LADDER OF YEARS tells the story of Cordelia (Delia) Grinstead, who walks away from her Baltimore family vacationing at the beach in Delaware. She hops a ride to the nearby town of Bay Borough, named not for a body of water but George Pendle Bay, who deserted the Union Army because of a dream. This account of the town’s founding, a nice example of Tyler’s whimsy, parallels Delia’s own history. Before deserting her family, Delia tries to compensate for her unhappy marriage by flirting with an affair cut to the pattern of the romance novels she reads. Like Bay, she wakes from her delusion, but does not escape it.
Unfortunately, neither does the book. It remains far too much Delia’s wish-fulfillment fantasy. In Baltimore she has a family that takes her for granted. In Bay Borough, on the other hand, where she becomes spare, indispensable Miss Grinstead, everyone appreciates her, especially the school principal and his son, who quickly make her one of the family. Her biggest fan is the boy’s grandfather, Nat, a lively old man with a young, pregnant wife. He not only generates the book’s title and much homespun wisdom, but unwavering support for Delia. He appears to speak for Tyler; there is almost no recognition of Delia’s responsibility for accepting her years of unhappiness.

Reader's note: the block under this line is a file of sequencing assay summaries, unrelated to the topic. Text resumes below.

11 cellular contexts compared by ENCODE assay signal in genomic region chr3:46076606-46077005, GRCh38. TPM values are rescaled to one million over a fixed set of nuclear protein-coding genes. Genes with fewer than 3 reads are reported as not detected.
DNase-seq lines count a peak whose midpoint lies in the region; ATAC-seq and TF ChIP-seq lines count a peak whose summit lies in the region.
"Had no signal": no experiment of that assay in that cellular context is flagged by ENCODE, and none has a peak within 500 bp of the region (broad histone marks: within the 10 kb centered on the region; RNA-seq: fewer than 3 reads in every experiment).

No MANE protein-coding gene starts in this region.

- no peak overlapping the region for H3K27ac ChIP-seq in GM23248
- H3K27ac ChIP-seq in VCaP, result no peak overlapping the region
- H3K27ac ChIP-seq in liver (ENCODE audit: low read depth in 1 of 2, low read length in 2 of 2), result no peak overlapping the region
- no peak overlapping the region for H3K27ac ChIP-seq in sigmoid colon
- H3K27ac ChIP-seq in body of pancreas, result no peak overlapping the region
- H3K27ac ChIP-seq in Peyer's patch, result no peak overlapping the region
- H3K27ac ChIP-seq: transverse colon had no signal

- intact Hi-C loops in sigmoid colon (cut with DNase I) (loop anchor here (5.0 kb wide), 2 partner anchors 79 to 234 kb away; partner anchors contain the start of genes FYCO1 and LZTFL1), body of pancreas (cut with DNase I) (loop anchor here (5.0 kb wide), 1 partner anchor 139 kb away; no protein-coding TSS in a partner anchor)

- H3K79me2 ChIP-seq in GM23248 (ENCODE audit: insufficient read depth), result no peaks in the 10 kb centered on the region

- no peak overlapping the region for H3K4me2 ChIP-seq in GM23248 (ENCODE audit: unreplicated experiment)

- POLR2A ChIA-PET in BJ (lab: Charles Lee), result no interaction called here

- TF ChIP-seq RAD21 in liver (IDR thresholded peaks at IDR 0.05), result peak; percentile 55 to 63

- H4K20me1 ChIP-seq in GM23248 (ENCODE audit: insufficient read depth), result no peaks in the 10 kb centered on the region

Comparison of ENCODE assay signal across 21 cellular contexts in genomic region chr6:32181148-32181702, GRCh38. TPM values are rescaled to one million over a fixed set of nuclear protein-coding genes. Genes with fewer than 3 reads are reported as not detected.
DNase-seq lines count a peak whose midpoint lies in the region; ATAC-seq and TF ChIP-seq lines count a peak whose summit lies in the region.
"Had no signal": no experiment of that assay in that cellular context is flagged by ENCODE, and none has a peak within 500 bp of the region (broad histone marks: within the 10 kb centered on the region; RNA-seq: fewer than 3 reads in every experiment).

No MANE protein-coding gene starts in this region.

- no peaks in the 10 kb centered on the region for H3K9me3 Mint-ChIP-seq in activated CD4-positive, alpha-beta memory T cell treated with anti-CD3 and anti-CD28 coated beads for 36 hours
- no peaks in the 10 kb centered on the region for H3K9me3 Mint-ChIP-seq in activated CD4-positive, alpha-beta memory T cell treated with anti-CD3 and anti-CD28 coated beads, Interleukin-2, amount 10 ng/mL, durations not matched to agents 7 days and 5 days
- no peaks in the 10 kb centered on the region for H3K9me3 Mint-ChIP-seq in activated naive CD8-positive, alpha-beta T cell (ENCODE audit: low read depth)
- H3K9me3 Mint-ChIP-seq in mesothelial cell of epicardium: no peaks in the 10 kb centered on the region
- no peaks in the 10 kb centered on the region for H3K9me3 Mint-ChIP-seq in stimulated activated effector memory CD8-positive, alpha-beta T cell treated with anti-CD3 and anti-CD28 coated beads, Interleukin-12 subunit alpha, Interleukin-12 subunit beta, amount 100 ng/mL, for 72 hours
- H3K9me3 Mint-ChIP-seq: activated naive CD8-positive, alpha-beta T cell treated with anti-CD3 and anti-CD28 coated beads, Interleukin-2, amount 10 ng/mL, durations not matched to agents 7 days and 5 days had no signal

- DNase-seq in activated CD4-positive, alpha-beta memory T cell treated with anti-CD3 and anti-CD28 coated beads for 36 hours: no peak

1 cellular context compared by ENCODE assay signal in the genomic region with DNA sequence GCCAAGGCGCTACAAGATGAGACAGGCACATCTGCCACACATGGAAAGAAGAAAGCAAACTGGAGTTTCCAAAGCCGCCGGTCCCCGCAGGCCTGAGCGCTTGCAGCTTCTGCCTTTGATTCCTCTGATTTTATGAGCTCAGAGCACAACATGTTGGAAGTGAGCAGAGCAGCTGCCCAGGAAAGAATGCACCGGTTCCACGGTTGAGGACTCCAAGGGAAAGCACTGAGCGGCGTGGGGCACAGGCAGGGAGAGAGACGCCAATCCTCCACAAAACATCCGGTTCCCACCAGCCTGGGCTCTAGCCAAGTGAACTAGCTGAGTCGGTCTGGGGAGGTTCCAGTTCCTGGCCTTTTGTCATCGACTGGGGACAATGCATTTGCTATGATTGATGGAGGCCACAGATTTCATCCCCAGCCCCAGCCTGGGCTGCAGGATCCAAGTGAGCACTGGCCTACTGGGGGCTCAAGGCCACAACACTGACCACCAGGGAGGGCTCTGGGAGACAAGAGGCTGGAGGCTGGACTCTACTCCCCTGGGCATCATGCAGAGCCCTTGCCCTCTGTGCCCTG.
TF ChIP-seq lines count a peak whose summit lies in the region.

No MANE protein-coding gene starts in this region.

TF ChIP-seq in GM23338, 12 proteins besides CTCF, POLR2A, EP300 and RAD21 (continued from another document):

Tyler draws distinct and eccentric characters, but they never interact believably. When Delia returns after a year away, for example, her teenage son shrugs off...
(The entire section is 463 words.)